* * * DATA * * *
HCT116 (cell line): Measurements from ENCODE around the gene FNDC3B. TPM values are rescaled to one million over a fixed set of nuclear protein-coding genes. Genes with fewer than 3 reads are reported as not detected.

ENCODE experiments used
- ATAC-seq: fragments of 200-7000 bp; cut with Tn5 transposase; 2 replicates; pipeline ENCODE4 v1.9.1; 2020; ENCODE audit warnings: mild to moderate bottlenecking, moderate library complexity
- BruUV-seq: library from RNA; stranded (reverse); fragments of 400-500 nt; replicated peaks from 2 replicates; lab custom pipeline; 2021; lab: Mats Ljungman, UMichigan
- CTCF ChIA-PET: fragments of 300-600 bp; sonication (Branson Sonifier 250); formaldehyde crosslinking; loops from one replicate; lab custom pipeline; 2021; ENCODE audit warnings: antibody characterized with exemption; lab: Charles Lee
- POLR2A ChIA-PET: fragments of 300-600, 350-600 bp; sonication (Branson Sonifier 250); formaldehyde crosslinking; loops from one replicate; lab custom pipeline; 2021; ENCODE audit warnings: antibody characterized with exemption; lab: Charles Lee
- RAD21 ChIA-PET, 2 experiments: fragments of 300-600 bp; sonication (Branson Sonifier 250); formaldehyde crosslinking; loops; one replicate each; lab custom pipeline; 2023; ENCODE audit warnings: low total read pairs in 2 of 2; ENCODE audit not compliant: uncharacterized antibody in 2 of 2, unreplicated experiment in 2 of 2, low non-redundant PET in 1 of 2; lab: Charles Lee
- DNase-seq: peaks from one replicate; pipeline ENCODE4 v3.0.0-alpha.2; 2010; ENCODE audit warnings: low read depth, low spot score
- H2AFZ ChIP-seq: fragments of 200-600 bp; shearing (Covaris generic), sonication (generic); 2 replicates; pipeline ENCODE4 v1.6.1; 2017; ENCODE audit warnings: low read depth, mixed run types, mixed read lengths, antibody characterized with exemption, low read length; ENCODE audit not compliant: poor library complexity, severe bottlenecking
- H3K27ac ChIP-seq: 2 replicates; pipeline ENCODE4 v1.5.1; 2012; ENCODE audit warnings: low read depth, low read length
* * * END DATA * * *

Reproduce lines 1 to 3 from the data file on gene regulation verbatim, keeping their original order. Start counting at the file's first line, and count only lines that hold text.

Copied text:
HCT116 (cell line): Measurements from ENCODE around the gene FNDC3B. TPM values are rescaled to one million over a fixed set of nuclear protein-coding genes. Genes with fewer than 3 reads are reported as not detected.

ENCODE experiments used
- ATAC-seq: fragments of 200-7000 bp; cut with Tn5 transposase; 2 replicates; pipeline ENCODE4 v1.9.1; 2020; ENCODE audit warnings: mild to moderate bottlenecking, moderate library complexity